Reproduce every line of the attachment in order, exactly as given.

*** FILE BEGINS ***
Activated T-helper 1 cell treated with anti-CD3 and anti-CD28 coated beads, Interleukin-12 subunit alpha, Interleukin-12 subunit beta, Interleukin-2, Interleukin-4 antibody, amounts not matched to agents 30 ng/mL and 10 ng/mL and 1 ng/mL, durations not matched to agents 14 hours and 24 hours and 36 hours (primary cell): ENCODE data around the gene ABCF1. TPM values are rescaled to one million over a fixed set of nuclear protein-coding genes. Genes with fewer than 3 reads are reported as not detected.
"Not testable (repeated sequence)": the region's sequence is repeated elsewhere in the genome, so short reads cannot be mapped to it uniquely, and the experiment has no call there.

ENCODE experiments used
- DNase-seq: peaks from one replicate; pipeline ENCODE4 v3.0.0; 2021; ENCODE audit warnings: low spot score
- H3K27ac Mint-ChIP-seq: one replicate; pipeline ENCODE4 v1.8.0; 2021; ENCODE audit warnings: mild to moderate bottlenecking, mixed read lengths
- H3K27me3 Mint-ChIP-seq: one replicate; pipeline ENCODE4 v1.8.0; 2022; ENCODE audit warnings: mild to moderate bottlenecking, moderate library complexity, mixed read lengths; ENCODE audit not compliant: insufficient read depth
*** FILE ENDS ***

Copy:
Activated T-helper 1 cell treated with anti-CD3 and anti-CD28 coated beads, Interleukin-12 subunit alpha, Interleukin-12 subunit beta, Interleukin-2, Interleukin-4 antibody, amounts not matched to agents 30 ng/mL and 10 ng/mL and 1 ng/mL, durations not matched to agents 14 hours and 24 hours and 36 hours (primary cell): ENCODE data around the gene ABCF1. TPM values are rescaled to one million over a fixed set of nuclear protein-coding genes. Genes with fewer than 3 reads are reported as not detected.
"Not testable (repeated sequence)": the region's sequence is repeated elsewhere in the genome, so short reads cannot be mapped to it uniquely, and the experiment has no call there.

ENCODE experiments used
- DNase-seq: peaks from one replicate; pipeline ENCODE4 v3.0.0; 2021; ENCODE audit warnings: low spot score
- H3K27ac Mint-ChIP-seq: one replicate; pipeline ENCODE4 v1.8.0; 2021; ENCODE audit warnings: mild to moderate bottlenecking, mixed read lengths
- H3K27me3 Mint-ChIP-seq: one replicate; pipeline ENCODE4 v1.8.0; 2022; ENCODE audit warnings: mild to moderate bottlenecking, moderate library complexity, mixed read lengths; ENCODE audit not compliant: insufficient read depth